Ontario's Ministry of Education has reached a settlement with the province's human rights commission, agreeing to change its zero-tolerance approach to delinquent students.
The agreement comes nearly two years after a complaint was first launched on behalf of students by the Ontario Human Rights Commission alleging the strict safe schools policy was having a "disproportionate impact on racial-minority students and students with disabilities."
Thecontroversial safe schools policy has been criticized for its strict approach todisciplining students with suspensions and expulsions.
Under the settlement reached Tuesday, the ministry has agreed that the idea of "zero tolerance" has no place in school policies.
Education Minister Kathleen Wynne said the ministry will introduce changes to the safe schools provision of the Education Act that will involve a kinder, gentler approach to dealing with troubled students.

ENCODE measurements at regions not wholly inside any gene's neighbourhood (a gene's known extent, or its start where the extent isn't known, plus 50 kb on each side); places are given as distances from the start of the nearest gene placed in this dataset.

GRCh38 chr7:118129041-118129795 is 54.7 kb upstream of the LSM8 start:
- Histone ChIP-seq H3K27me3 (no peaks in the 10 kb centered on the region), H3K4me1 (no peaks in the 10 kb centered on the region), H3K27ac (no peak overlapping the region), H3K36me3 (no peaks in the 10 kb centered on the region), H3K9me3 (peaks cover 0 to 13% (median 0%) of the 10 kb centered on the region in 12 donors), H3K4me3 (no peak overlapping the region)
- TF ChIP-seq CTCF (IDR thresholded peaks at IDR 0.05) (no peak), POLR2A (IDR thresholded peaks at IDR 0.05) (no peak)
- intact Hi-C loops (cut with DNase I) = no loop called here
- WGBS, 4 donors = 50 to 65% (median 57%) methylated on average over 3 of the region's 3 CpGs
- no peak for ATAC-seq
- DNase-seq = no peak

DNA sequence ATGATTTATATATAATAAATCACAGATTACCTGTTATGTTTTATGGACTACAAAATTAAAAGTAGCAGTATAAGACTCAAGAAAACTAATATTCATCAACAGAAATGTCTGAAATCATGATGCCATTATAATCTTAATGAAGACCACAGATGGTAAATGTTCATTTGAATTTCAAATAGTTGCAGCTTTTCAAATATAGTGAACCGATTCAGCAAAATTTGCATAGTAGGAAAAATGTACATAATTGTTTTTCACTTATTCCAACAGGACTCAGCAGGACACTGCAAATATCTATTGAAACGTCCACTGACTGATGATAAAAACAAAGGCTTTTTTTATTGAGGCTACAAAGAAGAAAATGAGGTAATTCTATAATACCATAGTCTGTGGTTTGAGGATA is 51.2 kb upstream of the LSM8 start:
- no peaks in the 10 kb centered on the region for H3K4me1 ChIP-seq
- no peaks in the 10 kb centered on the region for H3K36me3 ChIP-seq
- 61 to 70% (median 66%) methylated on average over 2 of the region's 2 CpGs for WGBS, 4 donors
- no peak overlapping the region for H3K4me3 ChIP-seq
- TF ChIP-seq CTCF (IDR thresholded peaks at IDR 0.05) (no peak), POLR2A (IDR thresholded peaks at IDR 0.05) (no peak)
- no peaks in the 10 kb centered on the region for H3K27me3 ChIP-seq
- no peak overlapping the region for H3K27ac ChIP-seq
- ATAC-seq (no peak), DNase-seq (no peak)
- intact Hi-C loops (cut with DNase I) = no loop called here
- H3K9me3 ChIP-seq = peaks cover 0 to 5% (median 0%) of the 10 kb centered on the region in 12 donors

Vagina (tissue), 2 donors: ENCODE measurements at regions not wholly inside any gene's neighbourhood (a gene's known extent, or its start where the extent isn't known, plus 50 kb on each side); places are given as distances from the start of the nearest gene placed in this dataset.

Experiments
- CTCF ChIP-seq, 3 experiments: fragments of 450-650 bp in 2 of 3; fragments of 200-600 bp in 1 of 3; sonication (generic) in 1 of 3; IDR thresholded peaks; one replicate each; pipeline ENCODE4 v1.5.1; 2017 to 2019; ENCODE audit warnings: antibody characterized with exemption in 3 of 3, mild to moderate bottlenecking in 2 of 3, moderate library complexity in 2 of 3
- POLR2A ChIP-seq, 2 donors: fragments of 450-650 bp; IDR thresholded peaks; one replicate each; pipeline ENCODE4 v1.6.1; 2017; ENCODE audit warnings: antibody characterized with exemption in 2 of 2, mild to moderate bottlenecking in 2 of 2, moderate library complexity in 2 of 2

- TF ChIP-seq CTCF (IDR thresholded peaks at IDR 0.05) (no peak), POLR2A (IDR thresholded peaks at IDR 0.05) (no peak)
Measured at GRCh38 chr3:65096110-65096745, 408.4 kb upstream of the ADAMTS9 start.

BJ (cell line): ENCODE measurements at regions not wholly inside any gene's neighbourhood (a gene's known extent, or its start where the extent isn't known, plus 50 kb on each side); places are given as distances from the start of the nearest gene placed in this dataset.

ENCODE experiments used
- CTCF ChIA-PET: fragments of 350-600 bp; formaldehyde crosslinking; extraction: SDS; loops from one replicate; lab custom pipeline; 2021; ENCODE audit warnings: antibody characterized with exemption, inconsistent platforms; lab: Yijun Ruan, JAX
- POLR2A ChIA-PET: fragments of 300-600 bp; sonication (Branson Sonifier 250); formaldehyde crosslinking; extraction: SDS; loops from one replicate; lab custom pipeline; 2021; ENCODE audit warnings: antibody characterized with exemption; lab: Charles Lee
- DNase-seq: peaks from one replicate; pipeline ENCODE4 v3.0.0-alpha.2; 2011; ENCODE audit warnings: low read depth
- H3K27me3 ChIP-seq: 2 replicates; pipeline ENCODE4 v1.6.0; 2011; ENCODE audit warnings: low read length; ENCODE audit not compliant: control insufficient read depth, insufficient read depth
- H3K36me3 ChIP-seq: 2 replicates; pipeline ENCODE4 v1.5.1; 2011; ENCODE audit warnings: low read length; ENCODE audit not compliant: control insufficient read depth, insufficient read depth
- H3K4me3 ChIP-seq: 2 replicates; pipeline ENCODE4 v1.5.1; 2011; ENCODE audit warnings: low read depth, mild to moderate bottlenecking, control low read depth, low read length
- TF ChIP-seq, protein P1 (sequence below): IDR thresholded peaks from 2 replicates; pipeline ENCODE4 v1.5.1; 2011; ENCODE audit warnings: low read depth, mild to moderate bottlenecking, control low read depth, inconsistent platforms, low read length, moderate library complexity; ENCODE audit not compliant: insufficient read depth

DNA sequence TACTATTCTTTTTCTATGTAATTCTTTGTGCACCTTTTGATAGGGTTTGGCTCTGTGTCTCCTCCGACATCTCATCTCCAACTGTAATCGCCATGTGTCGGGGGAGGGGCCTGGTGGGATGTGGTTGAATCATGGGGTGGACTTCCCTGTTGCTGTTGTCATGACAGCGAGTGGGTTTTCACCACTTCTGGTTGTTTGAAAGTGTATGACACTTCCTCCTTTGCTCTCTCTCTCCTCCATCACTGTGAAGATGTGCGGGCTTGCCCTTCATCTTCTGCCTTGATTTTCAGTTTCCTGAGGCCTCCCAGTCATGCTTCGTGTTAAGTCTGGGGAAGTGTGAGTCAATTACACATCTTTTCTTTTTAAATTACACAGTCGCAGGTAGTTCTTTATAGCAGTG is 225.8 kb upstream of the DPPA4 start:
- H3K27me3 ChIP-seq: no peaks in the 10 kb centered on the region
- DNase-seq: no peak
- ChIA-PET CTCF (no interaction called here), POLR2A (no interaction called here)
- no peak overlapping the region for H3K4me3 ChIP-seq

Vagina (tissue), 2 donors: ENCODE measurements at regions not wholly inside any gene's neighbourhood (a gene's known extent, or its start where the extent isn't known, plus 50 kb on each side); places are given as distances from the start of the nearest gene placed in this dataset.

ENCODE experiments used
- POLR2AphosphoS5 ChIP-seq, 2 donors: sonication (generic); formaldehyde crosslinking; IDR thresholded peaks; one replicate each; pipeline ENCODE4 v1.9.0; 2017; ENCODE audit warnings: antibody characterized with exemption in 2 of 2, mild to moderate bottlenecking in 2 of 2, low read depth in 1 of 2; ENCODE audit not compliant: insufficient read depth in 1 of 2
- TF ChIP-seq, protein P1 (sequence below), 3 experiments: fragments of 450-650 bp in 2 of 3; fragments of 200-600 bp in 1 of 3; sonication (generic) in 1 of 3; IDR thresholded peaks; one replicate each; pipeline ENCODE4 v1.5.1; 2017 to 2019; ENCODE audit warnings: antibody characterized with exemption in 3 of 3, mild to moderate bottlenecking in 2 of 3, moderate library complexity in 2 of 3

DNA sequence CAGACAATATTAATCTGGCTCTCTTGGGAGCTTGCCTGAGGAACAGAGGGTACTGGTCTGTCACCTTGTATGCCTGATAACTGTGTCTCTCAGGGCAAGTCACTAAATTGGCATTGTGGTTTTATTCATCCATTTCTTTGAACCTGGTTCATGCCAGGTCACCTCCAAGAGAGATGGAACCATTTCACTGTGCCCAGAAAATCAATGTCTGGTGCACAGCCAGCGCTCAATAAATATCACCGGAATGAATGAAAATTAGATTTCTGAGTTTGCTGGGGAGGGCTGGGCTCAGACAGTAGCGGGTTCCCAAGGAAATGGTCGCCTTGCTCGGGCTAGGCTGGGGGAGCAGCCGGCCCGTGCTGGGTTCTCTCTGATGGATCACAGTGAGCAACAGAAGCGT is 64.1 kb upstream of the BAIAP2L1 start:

"What we're looking for is discipline that fits the incident and the behaviour," Wynne said.
Human Rights Commissioner Barbara Hall said the settlement is a good step toward addressing concerns, proving schools can be safe, fair and equitable for all students.
Under the settlement, the ministry has agreed to hold public consultations on changes to the safe schools policy and review the policy with a team that includes members of non-white and disabled communities.
The words "zero tolerance" will be removed from all ministry documents and schools will be informed that mitigating factors should be considered before a student is expelled or suspended.